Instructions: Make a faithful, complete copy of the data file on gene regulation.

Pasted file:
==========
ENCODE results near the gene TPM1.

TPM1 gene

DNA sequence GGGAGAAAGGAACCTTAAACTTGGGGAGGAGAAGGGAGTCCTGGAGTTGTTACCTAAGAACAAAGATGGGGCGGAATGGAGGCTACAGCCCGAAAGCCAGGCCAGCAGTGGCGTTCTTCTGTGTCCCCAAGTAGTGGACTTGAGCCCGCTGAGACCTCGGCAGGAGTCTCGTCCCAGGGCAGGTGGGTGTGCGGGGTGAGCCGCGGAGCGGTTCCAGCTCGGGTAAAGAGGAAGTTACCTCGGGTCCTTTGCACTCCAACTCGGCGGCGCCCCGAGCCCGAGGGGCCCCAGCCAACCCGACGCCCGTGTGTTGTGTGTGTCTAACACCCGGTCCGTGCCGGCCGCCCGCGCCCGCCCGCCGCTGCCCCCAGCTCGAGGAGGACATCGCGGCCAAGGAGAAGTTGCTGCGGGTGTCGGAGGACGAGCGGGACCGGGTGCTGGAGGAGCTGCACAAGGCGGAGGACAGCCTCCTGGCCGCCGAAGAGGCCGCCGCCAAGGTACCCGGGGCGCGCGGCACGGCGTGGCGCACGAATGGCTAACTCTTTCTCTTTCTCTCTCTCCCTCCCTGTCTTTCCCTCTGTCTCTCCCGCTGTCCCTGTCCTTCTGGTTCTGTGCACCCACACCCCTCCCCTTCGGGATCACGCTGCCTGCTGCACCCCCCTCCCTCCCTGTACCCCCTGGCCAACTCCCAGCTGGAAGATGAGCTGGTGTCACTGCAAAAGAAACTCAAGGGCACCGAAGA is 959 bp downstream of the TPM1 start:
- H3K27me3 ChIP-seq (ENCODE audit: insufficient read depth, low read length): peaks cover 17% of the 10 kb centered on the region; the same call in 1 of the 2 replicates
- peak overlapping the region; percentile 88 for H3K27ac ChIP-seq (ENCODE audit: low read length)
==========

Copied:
ENCODE results near the gene TPM1.

TPM1 gene

DNA sequence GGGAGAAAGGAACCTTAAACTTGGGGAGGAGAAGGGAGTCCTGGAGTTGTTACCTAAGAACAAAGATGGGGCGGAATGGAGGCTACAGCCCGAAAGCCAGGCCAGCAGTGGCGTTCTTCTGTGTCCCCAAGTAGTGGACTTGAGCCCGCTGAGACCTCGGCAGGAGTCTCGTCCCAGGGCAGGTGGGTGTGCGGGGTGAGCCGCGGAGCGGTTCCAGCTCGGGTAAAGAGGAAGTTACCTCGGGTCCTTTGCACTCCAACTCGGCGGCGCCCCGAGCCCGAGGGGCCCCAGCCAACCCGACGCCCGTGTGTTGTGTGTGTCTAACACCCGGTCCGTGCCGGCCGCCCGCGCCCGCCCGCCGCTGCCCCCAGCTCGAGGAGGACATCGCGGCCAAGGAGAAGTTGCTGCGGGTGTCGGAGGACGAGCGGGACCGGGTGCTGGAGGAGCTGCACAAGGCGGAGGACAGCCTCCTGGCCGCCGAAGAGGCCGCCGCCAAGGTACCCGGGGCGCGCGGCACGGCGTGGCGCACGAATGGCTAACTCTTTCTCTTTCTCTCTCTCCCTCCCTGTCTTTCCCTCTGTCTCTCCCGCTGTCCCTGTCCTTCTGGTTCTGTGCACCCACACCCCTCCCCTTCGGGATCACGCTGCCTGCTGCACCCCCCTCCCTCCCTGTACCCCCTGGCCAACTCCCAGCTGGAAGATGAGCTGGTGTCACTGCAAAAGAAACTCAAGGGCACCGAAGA is 959 bp downstream of the TPM1 start:
- H3K27me3 ChIP-seq (ENCODE audit: insufficient read depth, low read length): peaks cover 17% of the 10 kb centered on the region; the same call in 1 of the 2 replicates
- peak overlapping the region; percentile 88 for H3K27ac ChIP-seq (ENCODE audit: low read length)